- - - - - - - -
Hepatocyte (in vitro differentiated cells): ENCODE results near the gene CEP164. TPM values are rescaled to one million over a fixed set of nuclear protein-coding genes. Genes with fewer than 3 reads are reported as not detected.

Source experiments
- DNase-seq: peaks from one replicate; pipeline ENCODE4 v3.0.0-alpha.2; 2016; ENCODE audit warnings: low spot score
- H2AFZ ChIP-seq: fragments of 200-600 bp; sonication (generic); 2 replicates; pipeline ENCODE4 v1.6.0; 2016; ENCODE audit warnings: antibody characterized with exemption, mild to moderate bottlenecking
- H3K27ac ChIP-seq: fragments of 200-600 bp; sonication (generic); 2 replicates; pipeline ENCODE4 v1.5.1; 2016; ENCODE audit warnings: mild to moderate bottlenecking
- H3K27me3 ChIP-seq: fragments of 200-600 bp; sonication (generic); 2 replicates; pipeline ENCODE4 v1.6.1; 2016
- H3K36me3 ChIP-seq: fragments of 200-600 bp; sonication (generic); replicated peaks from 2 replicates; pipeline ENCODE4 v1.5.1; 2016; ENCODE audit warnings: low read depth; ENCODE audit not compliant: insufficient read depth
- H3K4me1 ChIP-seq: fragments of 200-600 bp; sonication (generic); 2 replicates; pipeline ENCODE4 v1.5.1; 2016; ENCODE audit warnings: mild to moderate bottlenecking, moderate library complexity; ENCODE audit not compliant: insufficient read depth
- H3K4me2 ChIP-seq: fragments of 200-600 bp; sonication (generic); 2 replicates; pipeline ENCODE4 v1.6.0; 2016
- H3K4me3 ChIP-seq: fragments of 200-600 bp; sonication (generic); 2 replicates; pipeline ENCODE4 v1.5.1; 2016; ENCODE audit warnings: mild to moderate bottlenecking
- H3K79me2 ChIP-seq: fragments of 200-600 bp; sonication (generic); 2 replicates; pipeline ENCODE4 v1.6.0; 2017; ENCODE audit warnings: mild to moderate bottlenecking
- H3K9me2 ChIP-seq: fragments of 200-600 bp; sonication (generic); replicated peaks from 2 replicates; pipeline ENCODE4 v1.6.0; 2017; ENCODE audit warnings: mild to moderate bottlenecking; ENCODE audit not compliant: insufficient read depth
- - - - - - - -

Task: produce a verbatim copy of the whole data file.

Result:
Hepatocyte (in vitro differentiated cells): ENCODE results near the gene CEP164. TPM values are rescaled to one million over a fixed set of nuclear protein-coding genes. Genes with fewer than 3 reads are reported as not detected.

Source experiments
- DNase-seq: peaks from one replicate; pipeline ENCODE4 v3.0.0-alpha.2; 2016; ENCODE audit warnings: low spot score
- H2AFZ ChIP-seq: fragments of 200-600 bp; sonication (generic); 2 replicates; pipeline ENCODE4 v1.6.0; 2016; ENCODE audit warnings: antibody characterized with exemption, mild to moderate bottlenecking
- H3K27ac ChIP-seq: fragments of 200-600 bp; sonication (generic); 2 replicates; pipeline ENCODE4 v1.5.1; 2016; ENCODE audit warnings: mild to moderate bottlenecking
- H3K27me3 ChIP-seq: fragments of 200-600 bp; sonication (generic); 2 replicates; pipeline ENCODE4 v1.6.1; 2016
- H3K36me3 ChIP-seq: fragments of 200-600 bp; sonication (generic); replicated peaks from 2 replicates; pipeline ENCODE4 v1.5.1; 2016; ENCODE audit warnings: low read depth; ENCODE audit not compliant: insufficient read depth
- H3K4me1 ChIP-seq: fragments of 200-600 bp; sonication (generic); 2 replicates; pipeline ENCODE4 v1.5.1; 2016; ENCODE audit warnings: mild to moderate bottlenecking, moderate library complexity; ENCODE audit not compliant: insufficient read depth
- H3K4me2 ChIP-seq: fragments of 200-600 bp; sonication (generic); 2 replicates; pipeline ENCODE4 v1.6.0; 2016
- H3K4me3 ChIP-seq: fragments of 200-600 bp; sonication (generic); 2 replicates; pipeline ENCODE4 v1.5.1; 2016; ENCODE audit warnings: mild to moderate bottlenecking
- H3K79me2 ChIP-seq: fragments of 200-600 bp; sonication (generic); 2 replicates; pipeline ENCODE4 v1.6.0; 2017; ENCODE audit warnings: mild to moderate bottlenecking
- H3K9me2 ChIP-seq: fragments of 200-600 bp; sonication (generic); replicated peaks from 2 replicates; pipeline ENCODE4 v1.6.0; 2017; ENCODE audit warnings: mild to moderate bottlenecking; ENCODE audit not compliant: insufficient read depth